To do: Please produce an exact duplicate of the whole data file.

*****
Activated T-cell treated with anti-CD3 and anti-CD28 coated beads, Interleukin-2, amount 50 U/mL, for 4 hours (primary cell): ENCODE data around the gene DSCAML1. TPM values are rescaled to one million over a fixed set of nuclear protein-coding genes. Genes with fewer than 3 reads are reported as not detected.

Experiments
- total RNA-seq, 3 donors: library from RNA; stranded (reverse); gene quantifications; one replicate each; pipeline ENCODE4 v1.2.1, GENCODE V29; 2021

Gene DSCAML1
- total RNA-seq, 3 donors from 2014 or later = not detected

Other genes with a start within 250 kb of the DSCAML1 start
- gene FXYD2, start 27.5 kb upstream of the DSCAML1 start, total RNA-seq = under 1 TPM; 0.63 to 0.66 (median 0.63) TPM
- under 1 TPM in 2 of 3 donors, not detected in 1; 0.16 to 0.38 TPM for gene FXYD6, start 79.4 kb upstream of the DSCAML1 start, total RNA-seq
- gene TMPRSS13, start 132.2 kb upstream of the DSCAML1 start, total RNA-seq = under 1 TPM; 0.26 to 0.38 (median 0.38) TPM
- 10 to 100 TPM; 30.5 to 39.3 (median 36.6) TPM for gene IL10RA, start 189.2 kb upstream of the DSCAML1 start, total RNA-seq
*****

Activated T-cell treated with anti-CD3 and anti-CD28 coated beads, Interleukin-2, amount 50 U/mL, for 4 hours (primary cell): ENCODE data around the gene DSCAML1. TPM values are rescaled to one million over a fixed set of nuclear protein-coding genes. Genes with fewer than 3 reads are reported as not detected.

Experiments
- total RNA-seq, 3 donors: library from RNA; stranded (reverse); gene quantifications; one replicate each; pipeline ENCODE4 v1.2.1, GENCODE V29; 2021

Gene DSCAML1
- total RNA-seq, 3 donors from 2014 or later = not detected

Other genes with a start within 250 kb of the DSCAML1 start
- gene FXYD2, start 27.5 kb upstream of the DSCAML1 start, total RNA-seq = under 1 TPM; 0.63 to 0.66 (median 0.63) TPM
- under 1 TPM in 2 of 3 donors, not detected in 1; 0.16 to 0.38 TPM for gene FXYD6, start 79.4 kb upstream of the DSCAML1 start, total RNA-seq
- gene TMPRSS13, start 132.2 kb upstream of the DSCAML1 start, total RNA-seq = under 1 TPM; 0.26 to 0.38 (median 0.38) TPM
- 10 to 100 TPM; 30.5 to 39.3 (median 36.6) TPM for gene IL10RA, start 189.2 kb upstream of the DSCAML1 start, total RNA-seq